This advice is from our experience. It is not a universal truth and – like all things – should be taken with a grain of salt. As always, search for advice from a variety of folks – and then listen to your gut.
Choosing shows. There’s nothing quite like opening up the calendar and being overwhelmed by the sheer magnitude of the options. It’s daunting. There’s so many. How do you choose?
This probably goes without saying, but if you’re looking for shows in Eastern Ontario we are a powerful tool that can save you a lot of leg work. Our filterable calendar is a one stop shop for shows. Signing up has the added bonus of your inclusion in our Vendor Directory. Upgrading the Vendor+ will let you see additional information, including table size, cost, organizer contact information and more. To learn more click here.
If you’re not looking in Eastern Ontario, still consider the following.
Re-adjust Your Expectations
Yes, there is money to be made at shows. Yes, there are vendors who do consistently well at them. These vendors have practice: they’ve been there, done that. They have a system, they’ve figured out a display that works for them, they’ve got their sales pitch nailed and their any nerves worked out. And you will too – with time.
Shows take practice. They take trial and error to figure out what configuration of tables, stands, products, and and and work for each individual vendor. Even figuring out what fits in your car and what is simply infeasible takes time! Sometimes ideas that look magical on paper end up failing miserably when tried at an actual show. That’s fine. It’s part of the learning experience.
With this in mind, re-adjust your expectations from taking home hundreds at the first show to breaking even (and learning a ton!). And with this in mind…
Choose Smaller, Less Expensive Shows
With the excitement of your new venture, it can be tempting to jump in headfirst and barrel straight ahead in large, expensive shows. There are a few reasons I advise against this that largely boil down to risk management and experience.
As you gain experience your ability to sell your product will only improve. If you’re a maker, your product itself will improve and maybe even evolve as well. More importantly, your display, your ease using your payment system, your comfort engaging folks about your product will all improve.
Further, if applying to larger, juried shows (this applies mostly to handmade and fine art vendors), one of their criteria is that you have past experience at shows. They want to know that you’ve honed your display and developed your sales technique so that you will be a polished part of their show. Expending time on applications without this experience is a potential waste of your and their time.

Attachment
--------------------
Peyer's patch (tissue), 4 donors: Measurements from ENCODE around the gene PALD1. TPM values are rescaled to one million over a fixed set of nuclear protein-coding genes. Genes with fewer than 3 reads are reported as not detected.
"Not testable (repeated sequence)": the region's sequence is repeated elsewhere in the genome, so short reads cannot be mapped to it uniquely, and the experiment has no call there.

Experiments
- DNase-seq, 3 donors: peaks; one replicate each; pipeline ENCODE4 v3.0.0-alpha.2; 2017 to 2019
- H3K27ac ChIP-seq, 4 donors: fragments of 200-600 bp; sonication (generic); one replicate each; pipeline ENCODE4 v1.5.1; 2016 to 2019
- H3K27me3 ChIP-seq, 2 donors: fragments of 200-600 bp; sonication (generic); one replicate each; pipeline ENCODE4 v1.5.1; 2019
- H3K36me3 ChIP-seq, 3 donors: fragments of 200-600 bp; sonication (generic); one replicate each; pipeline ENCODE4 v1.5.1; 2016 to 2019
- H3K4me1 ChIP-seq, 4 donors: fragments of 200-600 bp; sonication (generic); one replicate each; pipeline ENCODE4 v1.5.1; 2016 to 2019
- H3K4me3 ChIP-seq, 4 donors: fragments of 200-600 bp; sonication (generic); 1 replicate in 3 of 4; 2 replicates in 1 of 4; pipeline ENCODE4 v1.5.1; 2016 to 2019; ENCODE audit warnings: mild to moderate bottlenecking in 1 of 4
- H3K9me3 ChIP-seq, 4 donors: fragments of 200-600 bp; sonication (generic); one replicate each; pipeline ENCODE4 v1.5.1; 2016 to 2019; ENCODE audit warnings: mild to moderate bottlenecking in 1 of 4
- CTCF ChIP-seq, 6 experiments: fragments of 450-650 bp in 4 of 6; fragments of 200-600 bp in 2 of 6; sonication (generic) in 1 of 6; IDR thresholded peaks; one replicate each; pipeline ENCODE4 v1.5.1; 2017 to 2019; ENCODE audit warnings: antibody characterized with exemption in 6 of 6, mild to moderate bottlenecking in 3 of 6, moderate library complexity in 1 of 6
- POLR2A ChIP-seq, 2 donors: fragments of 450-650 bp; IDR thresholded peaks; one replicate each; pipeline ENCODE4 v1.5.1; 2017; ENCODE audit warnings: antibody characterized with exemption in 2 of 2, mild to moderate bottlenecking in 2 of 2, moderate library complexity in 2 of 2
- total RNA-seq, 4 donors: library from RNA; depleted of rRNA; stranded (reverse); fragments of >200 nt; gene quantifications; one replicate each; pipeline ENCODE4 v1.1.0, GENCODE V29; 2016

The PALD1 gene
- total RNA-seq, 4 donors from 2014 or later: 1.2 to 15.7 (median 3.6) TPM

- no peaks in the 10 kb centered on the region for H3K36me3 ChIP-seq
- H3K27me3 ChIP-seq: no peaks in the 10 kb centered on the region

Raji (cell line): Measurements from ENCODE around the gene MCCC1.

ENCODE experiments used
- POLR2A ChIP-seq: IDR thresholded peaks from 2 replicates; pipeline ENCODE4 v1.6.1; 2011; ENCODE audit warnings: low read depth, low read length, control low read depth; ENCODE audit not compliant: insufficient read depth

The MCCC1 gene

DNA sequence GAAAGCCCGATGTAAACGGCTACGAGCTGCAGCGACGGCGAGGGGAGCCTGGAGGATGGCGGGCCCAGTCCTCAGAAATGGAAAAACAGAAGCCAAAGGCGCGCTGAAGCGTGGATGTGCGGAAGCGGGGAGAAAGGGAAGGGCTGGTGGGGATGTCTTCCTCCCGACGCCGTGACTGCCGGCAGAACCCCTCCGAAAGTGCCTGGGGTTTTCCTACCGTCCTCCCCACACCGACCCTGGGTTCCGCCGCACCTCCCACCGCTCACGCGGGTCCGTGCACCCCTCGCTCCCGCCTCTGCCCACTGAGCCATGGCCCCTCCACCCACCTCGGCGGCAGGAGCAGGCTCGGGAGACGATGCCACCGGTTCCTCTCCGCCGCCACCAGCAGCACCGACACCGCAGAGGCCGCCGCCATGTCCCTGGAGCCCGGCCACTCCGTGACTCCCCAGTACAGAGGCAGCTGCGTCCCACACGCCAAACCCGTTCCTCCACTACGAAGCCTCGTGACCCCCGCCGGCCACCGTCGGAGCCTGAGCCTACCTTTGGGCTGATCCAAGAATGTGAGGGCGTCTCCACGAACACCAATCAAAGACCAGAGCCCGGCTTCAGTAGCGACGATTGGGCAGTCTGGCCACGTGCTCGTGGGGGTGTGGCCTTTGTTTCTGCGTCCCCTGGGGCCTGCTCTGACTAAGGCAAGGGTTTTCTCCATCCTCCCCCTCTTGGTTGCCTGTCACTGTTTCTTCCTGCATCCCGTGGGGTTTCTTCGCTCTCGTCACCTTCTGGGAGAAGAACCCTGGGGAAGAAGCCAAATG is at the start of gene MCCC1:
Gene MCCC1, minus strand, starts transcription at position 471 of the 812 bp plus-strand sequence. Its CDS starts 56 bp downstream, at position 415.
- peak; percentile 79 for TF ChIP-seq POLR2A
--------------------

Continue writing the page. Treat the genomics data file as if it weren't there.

Nothing is more disheartening than walking away from a show having lost money (not having at least made back your table). Starting with smaller shows means you’re more likely to see a positive return on your investment. These shows give you low risk ways of building your skills, experience and show resume. They also give you a chance to network with other vendors and build connections that will help you gather further advice.
The more experience you have the easier it is to pick up on potential red flags. The more connections you have, the more likely you are to be warned about potentially poor organizers, shows, and venues. Building this experience and those connections is invaluable.
Take Steps to Protect Yourself
One of the best things about the maker/vendor community is that it is just that: a community. Talk to folks about shows, get feedback about shows, organizers, and venues. Follow your gut. If something seems to good to be true, or not organized well enough – follow your intuition. I’ve written previously and more in-depth about ways you can keep yourself protected, check out that blog.
With all this in mind…
I recommend that for your first 2-3 shows you find a show close to you that has a tabling fee of $50 or less. Preferably find one that you know of someone who has done it before or is in a venue that you know has good foot traffic. A community center’s twice annual craft sale that they’ve been doing for numerous years is an excellent place to start, for example. Another example would be a re-occuring summer market, a fundraising event, or a locally run event series that allows for one day vendors (there are many)!
Shows are an investment. Make them worth it: pace yourself.
Agree? Disagree? Let us know!
ShowWiz.ca is an online resource that offers a comprehensive calendar of craft and vendor shows and a vendor directory. Currently serving Eastern Ontario and the National Capital Region, ShowWiz.ca works to connect vendors, organizers, and shoppers with opportunities that work for them.